Monday, December 15, 2014

Rough Town

You may have heard that Hartford is for young people now. Certainly, many in Hartford would have you believe that it is, or that it should be, to the seeming exclusion of everyone else.

I think Hartford is for not-quite-so-young people, who have lived elsewhere and traveled elsewhere long enough to learn how to appreciate a place that doesn't hand everything to you on a shiny platter.

When I was young I lived in New York, and I could not have lived anywhere else. I could not have even imagined living someplace else. I love New York, yes, I was born there, it will always be my home in a way that no place in Connecticut can be, even though Connecticut is, now, my home.

But New York is a city where you don't have to work for anything. Entertainment, active or passive; culture; lights; sounds; crowds; all of them are there for you when you walk out of your front door in the morning, and you will find them if you're too bored to lift a finger or dumber than a wooden plank. Other places where young people also tend to flock are similar.

Hartford (like the other cities I've lived in since I left New York, cities that I loved and other people were horrified to learn I'd moved to) makes you work. It has as much art and action and history and drama as any other place, if not always in as much quantity. But it doesn't deliver all that it has to your apartment 24/7, or set it all out before you in little pieces pre-cut for your ease. You might have to turn down a questionable street to reach it. You might have to make plans, or read something, or think. You might need to seek out rather than blindly stumble into beauty.

And yet, you'll stumble into beauty by accident often enough, if you stop unthinkingly comparing Hartford to other places long enough to look around you.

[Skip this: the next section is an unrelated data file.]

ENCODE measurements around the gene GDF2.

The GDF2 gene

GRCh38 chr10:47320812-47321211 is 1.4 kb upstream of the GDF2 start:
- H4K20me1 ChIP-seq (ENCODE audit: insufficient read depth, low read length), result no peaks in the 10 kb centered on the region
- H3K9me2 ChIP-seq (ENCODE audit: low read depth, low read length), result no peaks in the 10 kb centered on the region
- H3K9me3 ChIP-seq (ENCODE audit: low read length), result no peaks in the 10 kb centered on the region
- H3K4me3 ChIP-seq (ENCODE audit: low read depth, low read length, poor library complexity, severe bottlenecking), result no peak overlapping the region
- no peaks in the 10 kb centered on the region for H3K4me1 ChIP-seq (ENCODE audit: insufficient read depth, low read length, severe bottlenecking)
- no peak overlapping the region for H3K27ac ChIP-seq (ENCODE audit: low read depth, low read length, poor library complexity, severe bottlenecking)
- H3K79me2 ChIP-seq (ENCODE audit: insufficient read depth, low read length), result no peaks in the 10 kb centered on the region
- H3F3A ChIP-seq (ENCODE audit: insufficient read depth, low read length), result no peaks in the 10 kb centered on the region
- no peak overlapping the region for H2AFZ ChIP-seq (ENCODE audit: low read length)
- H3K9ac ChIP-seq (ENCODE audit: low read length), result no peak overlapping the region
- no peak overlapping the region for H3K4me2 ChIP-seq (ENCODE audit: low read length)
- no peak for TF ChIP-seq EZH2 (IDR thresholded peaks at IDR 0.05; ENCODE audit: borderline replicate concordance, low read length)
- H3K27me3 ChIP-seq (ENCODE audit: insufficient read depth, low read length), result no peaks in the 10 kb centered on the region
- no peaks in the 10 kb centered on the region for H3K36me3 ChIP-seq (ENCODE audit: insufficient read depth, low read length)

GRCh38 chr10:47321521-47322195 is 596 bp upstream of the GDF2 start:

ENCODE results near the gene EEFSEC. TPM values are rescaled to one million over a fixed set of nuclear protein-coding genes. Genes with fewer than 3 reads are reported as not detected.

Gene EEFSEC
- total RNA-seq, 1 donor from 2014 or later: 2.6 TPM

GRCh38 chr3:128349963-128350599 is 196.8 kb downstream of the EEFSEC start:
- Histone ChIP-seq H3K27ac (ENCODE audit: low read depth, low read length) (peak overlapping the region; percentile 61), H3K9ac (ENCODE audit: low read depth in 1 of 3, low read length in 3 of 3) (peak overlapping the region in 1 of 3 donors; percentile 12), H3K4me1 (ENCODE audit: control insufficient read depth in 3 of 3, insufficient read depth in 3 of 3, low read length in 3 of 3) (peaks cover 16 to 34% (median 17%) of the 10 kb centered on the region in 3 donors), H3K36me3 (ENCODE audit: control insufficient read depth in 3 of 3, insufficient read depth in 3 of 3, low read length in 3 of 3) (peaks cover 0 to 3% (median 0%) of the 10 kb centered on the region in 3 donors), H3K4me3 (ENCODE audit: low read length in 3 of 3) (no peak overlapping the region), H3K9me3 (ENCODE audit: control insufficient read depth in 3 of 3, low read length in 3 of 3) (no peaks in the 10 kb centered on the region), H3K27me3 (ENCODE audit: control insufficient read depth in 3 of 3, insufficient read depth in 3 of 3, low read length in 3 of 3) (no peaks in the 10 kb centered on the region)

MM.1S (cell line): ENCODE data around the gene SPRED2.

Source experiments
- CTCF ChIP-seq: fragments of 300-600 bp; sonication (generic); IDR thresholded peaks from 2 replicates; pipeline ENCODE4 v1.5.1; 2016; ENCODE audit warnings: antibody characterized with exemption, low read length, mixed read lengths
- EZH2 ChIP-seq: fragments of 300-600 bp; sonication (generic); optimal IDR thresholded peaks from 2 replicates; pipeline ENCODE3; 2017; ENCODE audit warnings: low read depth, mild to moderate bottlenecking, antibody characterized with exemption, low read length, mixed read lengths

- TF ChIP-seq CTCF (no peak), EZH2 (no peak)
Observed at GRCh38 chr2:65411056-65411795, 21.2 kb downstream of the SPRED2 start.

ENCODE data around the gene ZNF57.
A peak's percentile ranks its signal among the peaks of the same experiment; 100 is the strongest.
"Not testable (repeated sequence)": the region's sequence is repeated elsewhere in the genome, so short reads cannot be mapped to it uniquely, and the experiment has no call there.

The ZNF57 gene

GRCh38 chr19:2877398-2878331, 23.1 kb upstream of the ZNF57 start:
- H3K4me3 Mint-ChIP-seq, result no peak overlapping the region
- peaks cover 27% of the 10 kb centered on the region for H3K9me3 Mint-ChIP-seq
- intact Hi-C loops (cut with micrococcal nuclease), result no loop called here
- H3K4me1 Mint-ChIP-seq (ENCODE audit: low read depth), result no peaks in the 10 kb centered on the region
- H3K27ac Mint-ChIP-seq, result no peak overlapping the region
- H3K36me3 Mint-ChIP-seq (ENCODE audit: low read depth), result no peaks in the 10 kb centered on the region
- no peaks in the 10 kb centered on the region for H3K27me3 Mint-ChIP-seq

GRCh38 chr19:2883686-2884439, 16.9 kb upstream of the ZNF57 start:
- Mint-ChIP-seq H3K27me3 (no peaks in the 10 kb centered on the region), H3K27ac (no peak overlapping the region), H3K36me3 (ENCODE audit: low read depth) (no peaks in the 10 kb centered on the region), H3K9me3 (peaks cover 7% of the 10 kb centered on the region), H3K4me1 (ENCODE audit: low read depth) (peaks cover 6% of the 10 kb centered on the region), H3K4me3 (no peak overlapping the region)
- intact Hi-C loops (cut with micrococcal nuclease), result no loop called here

I hope more young people move to Hartford, but only because I hope more people move to Hartford, period. I think it could use more people, and I know more people would appreciate it if they took the time. It's certainly not the perfect city; I could complain about various aspects of it for days, and I have. (I have also complained for days about various aspects of my eyebrows, or the weather. So.)

It seems there are only three ways to talk about Hartford these days. There's the incredulous positive statement ("I went to Hartford once and surprisingly I didn't die and there was even a good restaurant!"), the ignorant put-down ("Hartford's been a pit since the 60s, kill it with fire!"), and the insider defense ("But! Mark Twain!"). That conversation is fine, I guess. At least it's predictable. (I always root for the insiders and their defenses.) But there's perhaps a more interesting conversation that could be had. I'm often too tired to have it with words, so I only contribute pictures of brick buildings.

But I hope if you read this post and haven't been to Hartford in a while, you'll come see it, and maybe tell other people about it. You can complain, but please try to complain about what you really encounter, not about what someone told you they encountered twenty years ago. And you might find, if you're not mapping Hartford onto an imaginary New York or Boston in your head, some things you really like, or at least find interesting. Because there's something here for everyone. Whether you're young or not.

(BTW: The title of this post comes from a brilliant Bronze Radio Return song.)


  1. you missed the fourth insider response. We love our City and don't care what outsiders think. Come if you will, stay away if you must, we've been and will be here.



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